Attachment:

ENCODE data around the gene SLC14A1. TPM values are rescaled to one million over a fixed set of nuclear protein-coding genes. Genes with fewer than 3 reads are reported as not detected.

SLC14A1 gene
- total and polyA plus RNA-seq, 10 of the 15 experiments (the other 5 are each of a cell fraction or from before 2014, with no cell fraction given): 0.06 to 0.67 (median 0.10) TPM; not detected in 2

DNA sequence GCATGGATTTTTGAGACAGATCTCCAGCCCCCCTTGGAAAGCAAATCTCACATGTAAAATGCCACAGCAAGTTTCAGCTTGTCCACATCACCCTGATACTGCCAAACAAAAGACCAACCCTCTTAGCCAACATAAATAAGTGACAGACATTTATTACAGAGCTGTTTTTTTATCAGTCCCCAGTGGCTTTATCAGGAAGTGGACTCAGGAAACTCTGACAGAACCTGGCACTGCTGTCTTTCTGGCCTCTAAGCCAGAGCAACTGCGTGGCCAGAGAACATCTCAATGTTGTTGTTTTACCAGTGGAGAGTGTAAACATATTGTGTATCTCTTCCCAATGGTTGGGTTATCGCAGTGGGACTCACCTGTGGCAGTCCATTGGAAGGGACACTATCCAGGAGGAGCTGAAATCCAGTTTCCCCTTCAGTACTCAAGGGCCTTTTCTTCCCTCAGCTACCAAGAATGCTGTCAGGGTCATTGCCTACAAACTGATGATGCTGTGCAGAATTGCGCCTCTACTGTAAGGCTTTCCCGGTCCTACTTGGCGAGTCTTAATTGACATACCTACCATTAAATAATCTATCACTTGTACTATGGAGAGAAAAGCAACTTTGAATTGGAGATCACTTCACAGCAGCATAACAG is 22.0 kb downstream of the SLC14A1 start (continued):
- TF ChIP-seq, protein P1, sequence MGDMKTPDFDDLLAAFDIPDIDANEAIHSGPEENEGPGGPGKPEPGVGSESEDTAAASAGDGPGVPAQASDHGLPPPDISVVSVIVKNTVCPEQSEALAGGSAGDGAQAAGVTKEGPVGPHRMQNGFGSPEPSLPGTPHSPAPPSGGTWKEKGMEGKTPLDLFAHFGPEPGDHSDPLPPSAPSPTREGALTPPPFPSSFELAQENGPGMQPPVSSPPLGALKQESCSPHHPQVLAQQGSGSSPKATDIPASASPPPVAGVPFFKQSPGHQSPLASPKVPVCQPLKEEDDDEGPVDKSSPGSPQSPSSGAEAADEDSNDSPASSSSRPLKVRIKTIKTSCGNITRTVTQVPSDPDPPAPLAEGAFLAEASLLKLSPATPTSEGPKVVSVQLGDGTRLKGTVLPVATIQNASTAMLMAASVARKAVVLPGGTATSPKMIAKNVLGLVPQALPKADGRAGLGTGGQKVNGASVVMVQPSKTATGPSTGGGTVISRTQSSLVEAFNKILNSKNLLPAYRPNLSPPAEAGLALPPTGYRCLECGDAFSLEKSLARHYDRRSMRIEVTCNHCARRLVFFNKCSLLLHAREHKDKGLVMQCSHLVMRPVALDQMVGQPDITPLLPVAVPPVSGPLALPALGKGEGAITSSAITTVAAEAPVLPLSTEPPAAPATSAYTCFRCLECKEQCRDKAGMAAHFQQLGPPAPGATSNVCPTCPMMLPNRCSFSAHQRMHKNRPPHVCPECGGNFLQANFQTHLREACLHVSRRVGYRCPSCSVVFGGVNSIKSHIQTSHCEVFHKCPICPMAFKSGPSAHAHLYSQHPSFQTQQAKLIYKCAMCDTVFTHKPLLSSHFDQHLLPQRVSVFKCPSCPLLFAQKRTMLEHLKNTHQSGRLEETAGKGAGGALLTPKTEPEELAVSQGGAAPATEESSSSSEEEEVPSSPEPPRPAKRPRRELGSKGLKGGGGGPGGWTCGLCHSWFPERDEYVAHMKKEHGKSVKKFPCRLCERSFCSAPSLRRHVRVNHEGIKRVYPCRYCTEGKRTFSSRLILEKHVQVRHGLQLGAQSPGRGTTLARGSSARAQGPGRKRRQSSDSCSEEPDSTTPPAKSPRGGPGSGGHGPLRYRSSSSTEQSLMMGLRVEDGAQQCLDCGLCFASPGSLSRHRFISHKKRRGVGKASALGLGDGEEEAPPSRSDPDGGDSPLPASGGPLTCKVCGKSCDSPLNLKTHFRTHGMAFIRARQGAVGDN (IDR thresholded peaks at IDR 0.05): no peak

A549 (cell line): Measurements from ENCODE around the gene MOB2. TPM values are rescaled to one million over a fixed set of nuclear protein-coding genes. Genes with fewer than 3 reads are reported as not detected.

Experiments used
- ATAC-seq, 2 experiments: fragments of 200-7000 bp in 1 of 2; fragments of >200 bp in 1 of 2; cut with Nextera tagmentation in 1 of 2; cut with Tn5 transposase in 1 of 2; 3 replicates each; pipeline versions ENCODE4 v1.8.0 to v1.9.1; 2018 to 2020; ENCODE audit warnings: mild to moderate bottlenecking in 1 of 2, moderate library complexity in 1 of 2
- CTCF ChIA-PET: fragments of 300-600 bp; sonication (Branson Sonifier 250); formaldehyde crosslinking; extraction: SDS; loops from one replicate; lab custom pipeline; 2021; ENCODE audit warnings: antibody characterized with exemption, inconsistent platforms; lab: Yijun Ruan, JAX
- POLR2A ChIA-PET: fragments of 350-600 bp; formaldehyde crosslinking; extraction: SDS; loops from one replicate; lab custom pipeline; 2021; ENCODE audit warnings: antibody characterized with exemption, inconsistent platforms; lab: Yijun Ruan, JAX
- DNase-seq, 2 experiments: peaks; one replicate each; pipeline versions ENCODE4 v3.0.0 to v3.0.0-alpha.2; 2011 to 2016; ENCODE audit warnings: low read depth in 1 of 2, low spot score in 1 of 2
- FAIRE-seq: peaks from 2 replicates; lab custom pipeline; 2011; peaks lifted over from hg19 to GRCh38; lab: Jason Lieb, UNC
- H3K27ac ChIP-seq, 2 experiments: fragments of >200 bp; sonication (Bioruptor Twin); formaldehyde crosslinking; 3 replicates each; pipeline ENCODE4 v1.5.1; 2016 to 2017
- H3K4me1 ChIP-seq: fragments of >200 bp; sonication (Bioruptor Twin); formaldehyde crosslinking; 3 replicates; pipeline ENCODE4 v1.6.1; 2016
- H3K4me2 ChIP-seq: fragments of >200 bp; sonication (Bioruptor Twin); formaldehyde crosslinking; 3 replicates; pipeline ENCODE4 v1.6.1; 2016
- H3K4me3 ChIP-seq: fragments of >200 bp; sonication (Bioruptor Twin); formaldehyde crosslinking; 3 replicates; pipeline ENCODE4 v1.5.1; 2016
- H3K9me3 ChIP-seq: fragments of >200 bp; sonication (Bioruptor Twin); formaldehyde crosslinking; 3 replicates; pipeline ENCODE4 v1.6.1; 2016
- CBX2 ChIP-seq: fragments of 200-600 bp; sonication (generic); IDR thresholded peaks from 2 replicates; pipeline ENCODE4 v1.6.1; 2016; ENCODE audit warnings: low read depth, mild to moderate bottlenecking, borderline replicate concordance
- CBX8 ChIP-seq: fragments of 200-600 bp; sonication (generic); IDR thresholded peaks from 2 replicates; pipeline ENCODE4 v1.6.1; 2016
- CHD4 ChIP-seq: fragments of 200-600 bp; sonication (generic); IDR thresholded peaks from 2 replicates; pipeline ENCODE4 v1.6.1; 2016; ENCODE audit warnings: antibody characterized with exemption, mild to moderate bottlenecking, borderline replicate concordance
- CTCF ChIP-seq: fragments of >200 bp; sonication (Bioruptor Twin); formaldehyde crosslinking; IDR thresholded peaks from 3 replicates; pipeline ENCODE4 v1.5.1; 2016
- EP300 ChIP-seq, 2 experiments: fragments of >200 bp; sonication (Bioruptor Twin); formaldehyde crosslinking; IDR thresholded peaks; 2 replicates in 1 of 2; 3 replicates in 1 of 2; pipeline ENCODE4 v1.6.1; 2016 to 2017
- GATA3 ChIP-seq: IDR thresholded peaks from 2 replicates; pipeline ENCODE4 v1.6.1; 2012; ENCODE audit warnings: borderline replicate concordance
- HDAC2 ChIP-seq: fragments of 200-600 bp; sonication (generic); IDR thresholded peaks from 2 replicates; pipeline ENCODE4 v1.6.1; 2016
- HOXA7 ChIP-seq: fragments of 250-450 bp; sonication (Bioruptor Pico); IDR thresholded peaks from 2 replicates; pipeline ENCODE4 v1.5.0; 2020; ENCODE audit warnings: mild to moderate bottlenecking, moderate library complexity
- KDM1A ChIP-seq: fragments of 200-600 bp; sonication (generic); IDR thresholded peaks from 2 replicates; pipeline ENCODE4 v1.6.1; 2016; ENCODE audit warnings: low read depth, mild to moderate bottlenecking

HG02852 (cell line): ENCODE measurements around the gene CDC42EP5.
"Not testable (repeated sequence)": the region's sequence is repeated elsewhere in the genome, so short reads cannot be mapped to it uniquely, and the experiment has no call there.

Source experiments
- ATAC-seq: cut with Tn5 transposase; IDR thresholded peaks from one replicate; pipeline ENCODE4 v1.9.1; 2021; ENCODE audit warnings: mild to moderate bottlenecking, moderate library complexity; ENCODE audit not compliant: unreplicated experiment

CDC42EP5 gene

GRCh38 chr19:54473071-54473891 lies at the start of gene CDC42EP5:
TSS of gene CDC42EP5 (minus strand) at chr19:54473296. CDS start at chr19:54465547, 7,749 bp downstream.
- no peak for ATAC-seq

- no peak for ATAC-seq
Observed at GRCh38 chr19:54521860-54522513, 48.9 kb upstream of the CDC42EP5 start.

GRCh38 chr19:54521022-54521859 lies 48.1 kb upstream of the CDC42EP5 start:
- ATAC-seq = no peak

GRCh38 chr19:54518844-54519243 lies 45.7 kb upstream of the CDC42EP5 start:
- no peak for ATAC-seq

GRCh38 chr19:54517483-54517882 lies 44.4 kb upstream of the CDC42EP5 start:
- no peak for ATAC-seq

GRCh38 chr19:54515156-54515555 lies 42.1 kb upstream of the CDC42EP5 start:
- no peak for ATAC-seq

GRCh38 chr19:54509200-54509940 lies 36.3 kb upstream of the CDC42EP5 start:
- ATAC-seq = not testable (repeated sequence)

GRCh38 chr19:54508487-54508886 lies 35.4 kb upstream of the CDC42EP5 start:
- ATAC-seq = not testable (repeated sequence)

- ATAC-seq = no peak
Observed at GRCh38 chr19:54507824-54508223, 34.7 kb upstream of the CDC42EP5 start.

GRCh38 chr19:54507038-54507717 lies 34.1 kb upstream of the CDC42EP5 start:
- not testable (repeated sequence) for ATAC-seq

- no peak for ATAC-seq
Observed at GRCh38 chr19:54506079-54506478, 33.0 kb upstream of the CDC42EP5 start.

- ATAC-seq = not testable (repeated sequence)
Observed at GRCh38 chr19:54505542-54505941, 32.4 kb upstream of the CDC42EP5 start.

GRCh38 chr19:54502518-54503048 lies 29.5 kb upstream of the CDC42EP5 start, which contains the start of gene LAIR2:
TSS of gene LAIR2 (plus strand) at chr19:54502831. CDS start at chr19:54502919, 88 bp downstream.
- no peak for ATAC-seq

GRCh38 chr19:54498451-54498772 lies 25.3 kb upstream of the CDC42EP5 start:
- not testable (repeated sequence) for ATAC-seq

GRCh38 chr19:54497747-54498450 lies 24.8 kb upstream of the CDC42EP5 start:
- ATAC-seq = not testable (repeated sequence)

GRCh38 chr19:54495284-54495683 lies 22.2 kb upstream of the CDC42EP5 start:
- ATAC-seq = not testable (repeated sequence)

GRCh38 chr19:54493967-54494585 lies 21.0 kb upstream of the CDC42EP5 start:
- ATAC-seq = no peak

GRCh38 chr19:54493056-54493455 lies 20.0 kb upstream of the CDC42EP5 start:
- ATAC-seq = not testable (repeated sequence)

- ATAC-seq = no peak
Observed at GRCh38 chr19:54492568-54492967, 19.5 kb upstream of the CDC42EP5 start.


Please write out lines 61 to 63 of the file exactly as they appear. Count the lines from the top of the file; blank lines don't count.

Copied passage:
- not testable (repeated sequence) for ATAC-seq

GRCh38 chr19:54497747-54498450 lies 24.8 kb upstream of the CDC42EP5 start:
- ATAC-seq = not testable (repeated sequence)